The Korean Peninsula extends southward from the northeast part of the Asian continent between 33 degrees and 43 degrees North Latitude and 124 degrees and 132 degrees East Longitude. The standard meridian of the peninsula is 135 degrees. Local time is nine hours ahead of GMT. The Amnokgang and Dumangang Rivers border both China and Russia to the north, and Japan is just to the east. Since 1945, as a result of the Cold War tension, the peninsula has been divided at the 38th parallel degrees North Latitude into the Republic of Korea, or South Korea, and the Democratic People's Republic of Korea, more commonly known as North Korea.
  Area and Topography
            The total area of the peninsula is 222,154 km2, which is similar in size to that of the U.K., New Zealand, or Romania. South Korea possesses 99,373 km2 or 45% of the total land mass, and North Korea 122,762 km2, the remaining 55%. About 70% of the land is mountainous, with the main concentrations to the north and east. Along the southern and western coasts the mountains descend gradually toward broad coastal plains. Most of the rivers have their tributaries more than 3,000 on the north and east sides and they flow into the Yellow and South Seas. Clustered for the most part on the southern coast, islands of various sizes provide scenery unparalleled throughout the world.

  People and Population
            Koreans, like many other Asian peoples, are descendants of the Mongolian Tungus stock. They are a of homogeneous ethnic group with their own language, culture, and customs.
          Korean people are characterized by their generosity, warmth, and kindness, and are renowned as some of the hardest working people in the world.
Population :
46.1 million (2000)
Annual growth rate :
0.89% (2000)
Urbanization rate :
86.2% (2000)
Average family size :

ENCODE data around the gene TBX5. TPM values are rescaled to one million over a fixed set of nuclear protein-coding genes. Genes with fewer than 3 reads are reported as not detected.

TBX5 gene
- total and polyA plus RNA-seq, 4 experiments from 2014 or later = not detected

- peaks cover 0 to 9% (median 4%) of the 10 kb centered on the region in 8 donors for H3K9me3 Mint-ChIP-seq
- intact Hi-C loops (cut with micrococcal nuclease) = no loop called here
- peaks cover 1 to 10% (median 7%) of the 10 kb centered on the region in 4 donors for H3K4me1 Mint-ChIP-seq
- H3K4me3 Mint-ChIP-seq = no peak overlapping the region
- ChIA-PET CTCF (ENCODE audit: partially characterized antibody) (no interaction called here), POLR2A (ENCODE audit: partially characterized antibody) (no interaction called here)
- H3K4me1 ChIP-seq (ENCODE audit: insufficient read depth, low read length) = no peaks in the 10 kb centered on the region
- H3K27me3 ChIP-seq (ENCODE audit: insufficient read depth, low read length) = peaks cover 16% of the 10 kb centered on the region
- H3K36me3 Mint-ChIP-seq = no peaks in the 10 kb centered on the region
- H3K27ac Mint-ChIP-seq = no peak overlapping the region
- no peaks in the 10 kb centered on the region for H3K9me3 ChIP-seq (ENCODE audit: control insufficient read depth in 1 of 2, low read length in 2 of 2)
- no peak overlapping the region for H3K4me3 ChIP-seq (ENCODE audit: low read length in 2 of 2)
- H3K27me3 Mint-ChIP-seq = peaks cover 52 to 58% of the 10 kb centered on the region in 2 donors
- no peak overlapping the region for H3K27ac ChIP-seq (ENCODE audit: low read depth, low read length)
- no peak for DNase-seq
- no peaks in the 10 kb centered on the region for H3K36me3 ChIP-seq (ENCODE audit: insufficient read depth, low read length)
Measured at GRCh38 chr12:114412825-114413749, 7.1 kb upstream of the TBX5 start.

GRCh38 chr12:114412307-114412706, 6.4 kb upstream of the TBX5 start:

3.1 persons (2000)
Number of foreign residents :
149,368 (2000)
  The National Flag and Flower
          The Korean flag is called Taegeukgi. Its design symbolizes the principles of yin and yang in Oriental philosophy. Note that the circle in the center of the flag is divided into two equal parts. The upper red section represents the positive cosmic forces of yang. Conversely, the lower blue section represents the negative cosmic forces of yin.
         The two forces together embody the concepts of continual movement and balance and harmony that characterize the sphere of infinity.
          The circle is surrounded by four trigrams in each corner. Each trigram symbolizes one of the four universal elements : heaven( ), earth( ), fire( ), and water( ).
          The national flower of Korea is the mugunghwa or Rose of Sharon. Every year from June to October a profusion of mugunghwa blossoms graces the entire country.
Unlike most flowers, the mugunghwa is remarkably tenacious and is able to withstand both blight and insects. The flower's symbolic significance stems from mugunghwa's root word, "mugung, " meaning immortality. This word accurately reflects the perseverance and determination of the Korean people that has been demonstrated throughout their long history.
  Capital and Major Cities
  Capital and Major Cities
            The capital city is Seoul, which is the political, cultural, commercial, financial, and educational center of Korea. Seoul also offers many tourist attractions.
(Populations : 9.89 million as of 2000)
  *Korea consists of 7 metropolitan cities and 9 provinces.
(As of 2000)

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Last Update: 8 August 2002